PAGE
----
Most people primarily think of gasoline (or diesel) as the fuel that powers cars, but this is only one half of a car’s power source. In addition to gas, vehicles also need electricity to run – and a few things can go wrong with a vehicle’s electrical system. Discover three common electrical problems that can develop in vehicles and what to do about each one.
1. Dead Battery
If you turn the key in the ignition only to hear a clicking sound and have nothing else happen, your vehicle’s battery is likely dead. A dead battery is especially true if the temperature is extremely cold or you notice a light switch left in the on position. Cold weather inhibits a battery’s performance, and a light that’s left on can drain a battery.
The clicking sound that you hear in this situation is the starter trying to ignite the engine. The starter is unable to get the electric power it needs from the battery, however, and you won’t be able to start your vehicle until the battery has power. What you need to do to get battery power depends on what initially caused the loss of power in the battery.
If the battery is drained because a light was left on, the issue is only temporary. You can jump the battery with another vehicle, and your vehicle should run like normal afterward. To jump a vehicle, get jumper cables out, turn both cars off, and follow these steps:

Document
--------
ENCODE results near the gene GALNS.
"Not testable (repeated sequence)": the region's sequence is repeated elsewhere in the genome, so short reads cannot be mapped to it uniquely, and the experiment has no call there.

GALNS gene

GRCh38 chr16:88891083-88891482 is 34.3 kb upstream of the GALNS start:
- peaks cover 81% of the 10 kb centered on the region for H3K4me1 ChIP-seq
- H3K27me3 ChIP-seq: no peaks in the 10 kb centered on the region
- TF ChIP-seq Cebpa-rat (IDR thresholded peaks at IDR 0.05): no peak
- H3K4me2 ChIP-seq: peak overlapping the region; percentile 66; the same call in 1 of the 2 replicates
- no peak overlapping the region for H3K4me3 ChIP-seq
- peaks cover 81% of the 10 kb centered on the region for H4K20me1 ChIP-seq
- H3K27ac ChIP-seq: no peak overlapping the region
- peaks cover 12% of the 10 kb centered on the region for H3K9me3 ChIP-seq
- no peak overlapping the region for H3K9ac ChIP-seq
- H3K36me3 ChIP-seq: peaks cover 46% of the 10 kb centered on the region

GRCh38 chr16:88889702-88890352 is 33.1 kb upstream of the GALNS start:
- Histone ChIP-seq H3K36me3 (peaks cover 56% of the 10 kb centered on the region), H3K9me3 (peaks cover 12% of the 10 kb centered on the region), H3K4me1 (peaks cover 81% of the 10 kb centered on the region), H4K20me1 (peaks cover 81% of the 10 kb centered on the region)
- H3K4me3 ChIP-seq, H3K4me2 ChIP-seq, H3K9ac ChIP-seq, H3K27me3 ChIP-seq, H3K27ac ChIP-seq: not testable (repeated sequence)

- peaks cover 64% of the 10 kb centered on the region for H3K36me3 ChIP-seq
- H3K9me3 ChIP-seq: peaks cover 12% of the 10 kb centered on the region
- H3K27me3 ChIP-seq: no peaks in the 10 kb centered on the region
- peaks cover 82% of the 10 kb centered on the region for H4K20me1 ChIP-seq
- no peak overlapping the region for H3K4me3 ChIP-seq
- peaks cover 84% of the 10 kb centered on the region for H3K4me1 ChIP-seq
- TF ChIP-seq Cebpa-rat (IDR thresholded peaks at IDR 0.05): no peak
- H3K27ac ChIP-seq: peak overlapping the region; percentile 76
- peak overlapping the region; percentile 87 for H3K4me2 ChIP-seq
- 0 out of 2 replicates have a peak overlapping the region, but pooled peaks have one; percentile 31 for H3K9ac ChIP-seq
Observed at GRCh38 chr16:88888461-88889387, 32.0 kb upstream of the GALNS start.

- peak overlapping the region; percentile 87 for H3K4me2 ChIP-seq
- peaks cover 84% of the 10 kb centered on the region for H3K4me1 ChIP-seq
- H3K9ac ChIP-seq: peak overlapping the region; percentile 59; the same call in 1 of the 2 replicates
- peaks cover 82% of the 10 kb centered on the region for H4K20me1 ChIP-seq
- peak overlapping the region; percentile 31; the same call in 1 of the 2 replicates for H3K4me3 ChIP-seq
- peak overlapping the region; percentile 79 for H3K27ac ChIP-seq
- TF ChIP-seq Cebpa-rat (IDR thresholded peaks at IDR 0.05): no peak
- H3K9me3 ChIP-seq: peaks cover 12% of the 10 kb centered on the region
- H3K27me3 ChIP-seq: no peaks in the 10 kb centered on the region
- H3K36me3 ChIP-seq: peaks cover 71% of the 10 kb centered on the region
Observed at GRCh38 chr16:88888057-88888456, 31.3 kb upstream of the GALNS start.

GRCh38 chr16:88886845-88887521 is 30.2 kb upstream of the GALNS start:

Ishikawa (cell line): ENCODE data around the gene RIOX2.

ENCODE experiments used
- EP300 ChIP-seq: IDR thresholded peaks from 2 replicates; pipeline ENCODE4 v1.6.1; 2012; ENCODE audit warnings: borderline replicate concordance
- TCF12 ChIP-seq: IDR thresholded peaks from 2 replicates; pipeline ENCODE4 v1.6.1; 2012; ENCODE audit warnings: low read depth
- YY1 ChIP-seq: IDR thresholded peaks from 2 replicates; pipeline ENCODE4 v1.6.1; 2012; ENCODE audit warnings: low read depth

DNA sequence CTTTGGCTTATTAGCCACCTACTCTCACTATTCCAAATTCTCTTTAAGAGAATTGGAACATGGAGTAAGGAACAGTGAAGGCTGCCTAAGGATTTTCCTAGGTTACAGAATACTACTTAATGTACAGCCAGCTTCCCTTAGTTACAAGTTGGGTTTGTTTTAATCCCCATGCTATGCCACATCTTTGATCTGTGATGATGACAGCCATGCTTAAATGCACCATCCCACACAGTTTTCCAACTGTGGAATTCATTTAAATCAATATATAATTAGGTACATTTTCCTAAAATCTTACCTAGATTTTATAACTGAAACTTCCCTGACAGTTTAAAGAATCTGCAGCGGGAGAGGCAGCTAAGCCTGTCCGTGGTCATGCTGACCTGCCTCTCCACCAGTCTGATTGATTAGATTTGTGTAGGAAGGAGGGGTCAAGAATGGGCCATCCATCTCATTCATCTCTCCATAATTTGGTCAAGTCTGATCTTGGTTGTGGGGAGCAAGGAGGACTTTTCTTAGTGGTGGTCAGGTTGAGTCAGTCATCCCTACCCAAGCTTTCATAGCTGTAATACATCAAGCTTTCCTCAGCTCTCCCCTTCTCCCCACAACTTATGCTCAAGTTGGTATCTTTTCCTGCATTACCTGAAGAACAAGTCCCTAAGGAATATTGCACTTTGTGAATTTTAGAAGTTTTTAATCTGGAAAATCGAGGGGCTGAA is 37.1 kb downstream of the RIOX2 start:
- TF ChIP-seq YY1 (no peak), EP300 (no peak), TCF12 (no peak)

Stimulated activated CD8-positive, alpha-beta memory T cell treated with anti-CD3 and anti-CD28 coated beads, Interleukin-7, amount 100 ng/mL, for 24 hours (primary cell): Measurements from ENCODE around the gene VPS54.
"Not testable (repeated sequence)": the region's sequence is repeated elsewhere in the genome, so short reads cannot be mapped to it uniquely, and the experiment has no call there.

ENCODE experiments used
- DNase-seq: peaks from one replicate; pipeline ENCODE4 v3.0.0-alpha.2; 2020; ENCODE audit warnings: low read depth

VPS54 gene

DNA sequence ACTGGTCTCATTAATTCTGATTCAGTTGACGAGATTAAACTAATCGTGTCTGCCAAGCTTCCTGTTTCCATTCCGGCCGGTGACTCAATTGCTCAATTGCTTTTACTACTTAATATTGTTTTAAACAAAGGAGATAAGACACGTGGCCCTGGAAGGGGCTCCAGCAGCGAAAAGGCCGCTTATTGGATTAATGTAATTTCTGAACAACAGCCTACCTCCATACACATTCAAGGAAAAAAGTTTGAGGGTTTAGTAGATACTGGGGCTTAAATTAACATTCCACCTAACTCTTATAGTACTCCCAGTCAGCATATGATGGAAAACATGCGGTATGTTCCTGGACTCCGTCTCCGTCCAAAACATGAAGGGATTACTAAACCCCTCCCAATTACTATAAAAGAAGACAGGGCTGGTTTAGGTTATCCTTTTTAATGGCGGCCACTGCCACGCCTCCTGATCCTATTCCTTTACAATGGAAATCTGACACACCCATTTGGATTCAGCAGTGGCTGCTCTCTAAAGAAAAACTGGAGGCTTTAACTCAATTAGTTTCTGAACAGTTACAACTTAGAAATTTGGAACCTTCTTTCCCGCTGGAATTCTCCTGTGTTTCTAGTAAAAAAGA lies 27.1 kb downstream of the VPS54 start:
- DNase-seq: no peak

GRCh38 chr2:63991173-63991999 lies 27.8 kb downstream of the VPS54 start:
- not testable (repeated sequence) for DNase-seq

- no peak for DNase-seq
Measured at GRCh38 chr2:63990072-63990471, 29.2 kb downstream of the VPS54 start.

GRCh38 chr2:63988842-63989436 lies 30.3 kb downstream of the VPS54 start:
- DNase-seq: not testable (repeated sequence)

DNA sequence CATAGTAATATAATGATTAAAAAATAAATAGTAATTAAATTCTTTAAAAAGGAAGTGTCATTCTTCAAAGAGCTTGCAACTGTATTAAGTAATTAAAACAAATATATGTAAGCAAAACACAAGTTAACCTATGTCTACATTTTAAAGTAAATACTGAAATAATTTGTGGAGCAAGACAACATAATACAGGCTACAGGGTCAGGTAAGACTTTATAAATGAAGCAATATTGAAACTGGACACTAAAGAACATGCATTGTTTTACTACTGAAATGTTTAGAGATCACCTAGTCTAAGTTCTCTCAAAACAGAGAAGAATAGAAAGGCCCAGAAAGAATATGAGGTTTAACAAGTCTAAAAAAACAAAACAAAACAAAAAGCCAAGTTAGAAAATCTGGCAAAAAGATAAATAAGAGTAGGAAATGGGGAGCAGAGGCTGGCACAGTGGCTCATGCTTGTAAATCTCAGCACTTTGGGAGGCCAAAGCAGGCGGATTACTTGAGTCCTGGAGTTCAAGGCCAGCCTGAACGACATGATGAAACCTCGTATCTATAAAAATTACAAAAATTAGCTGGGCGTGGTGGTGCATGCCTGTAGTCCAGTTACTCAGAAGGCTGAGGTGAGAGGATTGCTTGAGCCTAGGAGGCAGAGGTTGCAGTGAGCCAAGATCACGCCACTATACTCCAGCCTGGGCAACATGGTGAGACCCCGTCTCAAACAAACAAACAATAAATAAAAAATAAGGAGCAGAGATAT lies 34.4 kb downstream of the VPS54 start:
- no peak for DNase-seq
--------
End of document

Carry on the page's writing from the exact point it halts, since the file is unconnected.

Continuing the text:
- Attach one end of the red (positive) cable to your battery’s positive terminal, and then attach the other end of the red cable to the positive terminal of the other vehicle’s battery.
- Attach one end of the black (negative) cable to the negative terminal of the other vehicle’s battery, and then attach the other end of the black cable to metal on your car (not your battery’s terminal).
- Start the other vehicle, and let it run for several minutes.
- Start your vehicle, and let it run for at least 15 minutes.
If jumping your car’s battery doesn’t work or an obvious reason doesn’t exist for why the battery’s power was drained in the first place, the battery has probably failed. It should be replaced with a new one, which is something any automotive mechanic can do.
2. Loss of Power
Should you completely lose power while driving, the issue isn’t your vehicle’s batter but its alternator. Your vehicle continues to draw power from the battery as your drive, and the alternator re-energizes the battery. When the alternator fails, it doesn’t re-energize the battery and the battery eventually runs out of power.
If you ever lose power completely, your car will soon stop running. Try to use the momentum you have to coast toward the safest place possible, and call a tow truck. Have the truck bring your car to a mechanic who can replace the alternator for you.
3. Blown Fuse
When a certain electrical component fails but everything else works, the most probable cause is a blown fuse. A blown fuse is something that you can replace yourself even if you aren’t mechanically inclined (although a mechanic certainly can also address a blown fuse if you want them to).
To check for a blown fuse, get out your owner’s manual. It’ll show the location of your vehicle’s fuse box and have a schematic of the fuses. Locate the box, and then identify which of the fuses is the relevant one by using the schematic. For example, if your radio doesn’t work, you’ll want to look at the radio’s fuse – and this will be labeled in the manual.
With the car off, pull out the fuse. If the visible wire in it is broken, the fuse is blown and needs to be replaced. You can find an identical fuse at an auto parts store and push it into the appropriate spot.
If you need a mechanic to replace a battery or alternator, contact DeMers Automotive.